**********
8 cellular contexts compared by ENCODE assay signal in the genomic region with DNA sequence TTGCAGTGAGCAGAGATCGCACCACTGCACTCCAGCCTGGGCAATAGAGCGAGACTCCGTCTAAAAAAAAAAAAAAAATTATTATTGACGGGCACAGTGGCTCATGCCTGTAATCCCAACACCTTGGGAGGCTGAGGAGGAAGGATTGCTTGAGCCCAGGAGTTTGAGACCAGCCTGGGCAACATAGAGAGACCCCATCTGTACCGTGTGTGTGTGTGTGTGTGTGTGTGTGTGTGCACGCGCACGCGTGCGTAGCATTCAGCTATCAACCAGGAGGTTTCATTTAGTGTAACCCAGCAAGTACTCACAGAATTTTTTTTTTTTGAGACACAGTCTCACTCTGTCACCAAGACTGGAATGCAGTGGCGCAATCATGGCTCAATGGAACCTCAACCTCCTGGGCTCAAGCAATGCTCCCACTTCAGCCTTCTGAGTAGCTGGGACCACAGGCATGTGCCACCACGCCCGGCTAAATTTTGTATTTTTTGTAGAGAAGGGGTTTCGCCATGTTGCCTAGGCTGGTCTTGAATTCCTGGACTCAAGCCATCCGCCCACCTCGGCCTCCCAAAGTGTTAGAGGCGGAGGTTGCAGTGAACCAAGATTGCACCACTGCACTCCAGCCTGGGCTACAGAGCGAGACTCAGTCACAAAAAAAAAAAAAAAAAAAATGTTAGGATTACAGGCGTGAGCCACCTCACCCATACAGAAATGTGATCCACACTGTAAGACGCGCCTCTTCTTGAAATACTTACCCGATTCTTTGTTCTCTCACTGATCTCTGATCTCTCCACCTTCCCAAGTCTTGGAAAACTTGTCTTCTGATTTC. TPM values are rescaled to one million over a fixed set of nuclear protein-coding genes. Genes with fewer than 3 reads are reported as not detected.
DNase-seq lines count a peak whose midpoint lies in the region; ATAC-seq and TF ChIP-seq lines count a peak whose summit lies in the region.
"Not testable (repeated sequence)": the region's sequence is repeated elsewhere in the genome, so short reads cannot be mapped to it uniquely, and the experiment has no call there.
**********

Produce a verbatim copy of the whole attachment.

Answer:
8 cellular contexts compared by ENCODE assay signal in the genomic region with DNA sequence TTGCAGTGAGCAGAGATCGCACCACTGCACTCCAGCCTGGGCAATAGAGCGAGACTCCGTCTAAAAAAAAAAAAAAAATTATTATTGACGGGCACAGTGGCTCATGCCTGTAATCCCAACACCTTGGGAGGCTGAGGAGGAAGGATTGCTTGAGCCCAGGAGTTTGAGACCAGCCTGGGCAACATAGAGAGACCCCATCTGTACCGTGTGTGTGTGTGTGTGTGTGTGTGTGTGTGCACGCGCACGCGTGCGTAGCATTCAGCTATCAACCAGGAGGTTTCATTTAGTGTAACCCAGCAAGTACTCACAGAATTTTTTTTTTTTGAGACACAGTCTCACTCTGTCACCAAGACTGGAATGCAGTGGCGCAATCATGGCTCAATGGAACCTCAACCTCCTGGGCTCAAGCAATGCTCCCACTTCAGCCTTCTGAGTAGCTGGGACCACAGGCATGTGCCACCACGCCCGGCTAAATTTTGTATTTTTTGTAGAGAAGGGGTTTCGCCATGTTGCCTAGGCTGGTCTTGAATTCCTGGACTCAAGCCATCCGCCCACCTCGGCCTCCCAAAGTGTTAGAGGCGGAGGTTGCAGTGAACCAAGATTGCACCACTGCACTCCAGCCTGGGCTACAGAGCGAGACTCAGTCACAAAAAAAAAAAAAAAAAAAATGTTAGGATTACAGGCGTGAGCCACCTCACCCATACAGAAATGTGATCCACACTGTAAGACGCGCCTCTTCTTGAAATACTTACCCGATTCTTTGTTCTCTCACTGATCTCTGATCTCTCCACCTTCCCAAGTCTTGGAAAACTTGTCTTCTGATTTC. TPM values are rescaled to one million over a fixed set of nuclear protein-coding genes. Genes with fewer than 3 reads are reported as not detected.
DNase-seq lines count a peak whose midpoint lies in the region; ATAC-seq and TF ChIP-seq lines count a peak whose summit lies in the region.
"Not testable (repeated sequence)": the region's sequence is repeated elsewhere in the genome, so short reads cannot be mapped to it uniquely, and the experiment has no call there.